The serotonergic system is widely implicated in affect regulation, and a common target for psychopharmacological interventions. Selective Serotonin Reuptake Inhibitors (SSRIs) are the foremost drug class for treating depression, as well as anxiety, phobia and other affective disorders. However, the functional mechanisms determining SSRI efficacy remain elusive, hindering the targeted further development of serotonergic system interventions. Assays for longitudinal whole-brain interrogation of the serotonergic system are unavailable, yet such techniques are essential for identifying differential intervention effects across projection areas. We present a novel longitudinal opto-fMRI assay suitable for imaging longitudinal drug treatment effects on the mouse serotonergic system — within-subject and with sub-millimetre spatial resolution. We apply this assay to a longitudinal fluoxetine treatment, and document reliable segmentation of brain-wide treatment effects, including identification of a brainstem cluster with a highly significant longitudinal trajectory, constituting a novel neurophenotype for psychopharmacological interventions. We differentiate serotonergic neuron activation from projection area activation, and offer brain-wide fMRI evidence for the prominent autoinhibition downregulation theory of SSRI effects. Further, we show that given the sensitivity of the assay, SSRI treatment produces no persistent effects after treatment cessation in healthy subjects.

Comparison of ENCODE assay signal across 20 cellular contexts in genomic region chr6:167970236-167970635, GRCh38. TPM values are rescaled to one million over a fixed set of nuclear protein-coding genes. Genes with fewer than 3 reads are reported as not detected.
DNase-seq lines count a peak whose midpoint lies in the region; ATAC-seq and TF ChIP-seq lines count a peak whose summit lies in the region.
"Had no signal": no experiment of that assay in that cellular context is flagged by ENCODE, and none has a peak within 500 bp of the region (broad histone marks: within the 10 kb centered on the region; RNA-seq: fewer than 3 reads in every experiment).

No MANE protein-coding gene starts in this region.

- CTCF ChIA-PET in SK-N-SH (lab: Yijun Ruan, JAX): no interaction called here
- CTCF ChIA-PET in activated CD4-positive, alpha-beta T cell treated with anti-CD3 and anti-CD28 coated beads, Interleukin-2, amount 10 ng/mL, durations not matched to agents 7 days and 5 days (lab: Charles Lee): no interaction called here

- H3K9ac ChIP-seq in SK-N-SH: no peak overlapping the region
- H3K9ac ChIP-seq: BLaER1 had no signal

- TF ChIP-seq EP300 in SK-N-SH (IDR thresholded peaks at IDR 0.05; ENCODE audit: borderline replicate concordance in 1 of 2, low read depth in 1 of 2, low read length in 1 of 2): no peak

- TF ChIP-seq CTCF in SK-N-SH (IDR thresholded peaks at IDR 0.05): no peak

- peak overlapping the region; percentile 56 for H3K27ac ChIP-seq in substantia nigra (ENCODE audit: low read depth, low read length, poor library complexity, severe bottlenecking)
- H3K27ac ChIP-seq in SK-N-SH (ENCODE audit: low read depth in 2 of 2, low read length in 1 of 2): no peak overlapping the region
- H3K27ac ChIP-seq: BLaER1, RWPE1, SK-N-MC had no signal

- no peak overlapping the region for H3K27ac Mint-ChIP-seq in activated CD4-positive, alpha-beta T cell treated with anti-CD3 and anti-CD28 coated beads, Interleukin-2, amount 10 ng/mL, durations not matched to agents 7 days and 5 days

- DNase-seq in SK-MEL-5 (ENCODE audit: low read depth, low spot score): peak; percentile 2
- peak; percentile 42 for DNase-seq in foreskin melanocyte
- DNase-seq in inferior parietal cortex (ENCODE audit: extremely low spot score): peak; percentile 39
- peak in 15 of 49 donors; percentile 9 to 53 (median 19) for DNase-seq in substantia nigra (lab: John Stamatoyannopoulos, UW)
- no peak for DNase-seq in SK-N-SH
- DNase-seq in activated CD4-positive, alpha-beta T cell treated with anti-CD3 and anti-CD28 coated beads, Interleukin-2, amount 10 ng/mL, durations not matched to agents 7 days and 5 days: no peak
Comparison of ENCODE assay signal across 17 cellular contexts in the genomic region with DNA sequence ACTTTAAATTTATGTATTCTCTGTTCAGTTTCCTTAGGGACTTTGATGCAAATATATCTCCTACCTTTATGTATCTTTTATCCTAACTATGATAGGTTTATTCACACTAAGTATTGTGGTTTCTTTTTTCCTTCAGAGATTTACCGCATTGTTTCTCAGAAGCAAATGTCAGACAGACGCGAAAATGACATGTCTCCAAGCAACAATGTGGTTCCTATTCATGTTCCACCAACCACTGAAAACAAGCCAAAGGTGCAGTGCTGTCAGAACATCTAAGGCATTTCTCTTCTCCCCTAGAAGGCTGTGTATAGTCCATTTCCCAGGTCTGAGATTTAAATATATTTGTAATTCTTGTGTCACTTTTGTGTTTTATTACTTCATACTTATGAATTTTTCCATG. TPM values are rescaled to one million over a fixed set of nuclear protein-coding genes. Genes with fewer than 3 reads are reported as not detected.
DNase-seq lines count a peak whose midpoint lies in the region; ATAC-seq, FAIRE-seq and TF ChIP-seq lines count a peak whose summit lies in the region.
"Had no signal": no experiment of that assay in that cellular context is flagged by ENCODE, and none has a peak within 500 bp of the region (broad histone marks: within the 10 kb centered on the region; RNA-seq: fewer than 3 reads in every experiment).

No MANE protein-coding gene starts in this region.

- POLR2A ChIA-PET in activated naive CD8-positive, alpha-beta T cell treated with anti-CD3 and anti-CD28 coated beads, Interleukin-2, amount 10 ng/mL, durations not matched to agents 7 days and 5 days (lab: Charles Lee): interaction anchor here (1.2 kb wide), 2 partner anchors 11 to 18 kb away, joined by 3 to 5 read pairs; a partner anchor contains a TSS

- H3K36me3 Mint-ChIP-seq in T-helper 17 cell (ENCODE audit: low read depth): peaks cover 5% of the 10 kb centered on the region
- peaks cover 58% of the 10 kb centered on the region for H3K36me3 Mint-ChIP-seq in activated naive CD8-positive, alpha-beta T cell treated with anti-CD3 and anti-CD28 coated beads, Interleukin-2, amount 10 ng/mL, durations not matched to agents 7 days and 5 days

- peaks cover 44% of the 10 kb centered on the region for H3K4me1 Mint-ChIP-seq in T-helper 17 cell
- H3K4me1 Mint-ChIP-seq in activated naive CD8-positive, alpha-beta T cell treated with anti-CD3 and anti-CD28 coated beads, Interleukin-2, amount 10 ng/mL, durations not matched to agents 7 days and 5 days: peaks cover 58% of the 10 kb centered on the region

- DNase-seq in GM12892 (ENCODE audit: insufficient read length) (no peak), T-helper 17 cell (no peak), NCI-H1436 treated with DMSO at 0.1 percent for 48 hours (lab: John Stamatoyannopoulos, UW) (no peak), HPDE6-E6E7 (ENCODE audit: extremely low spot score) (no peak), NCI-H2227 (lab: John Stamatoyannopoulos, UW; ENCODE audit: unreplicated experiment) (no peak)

bioRxiv Subject Collection: Neuroscience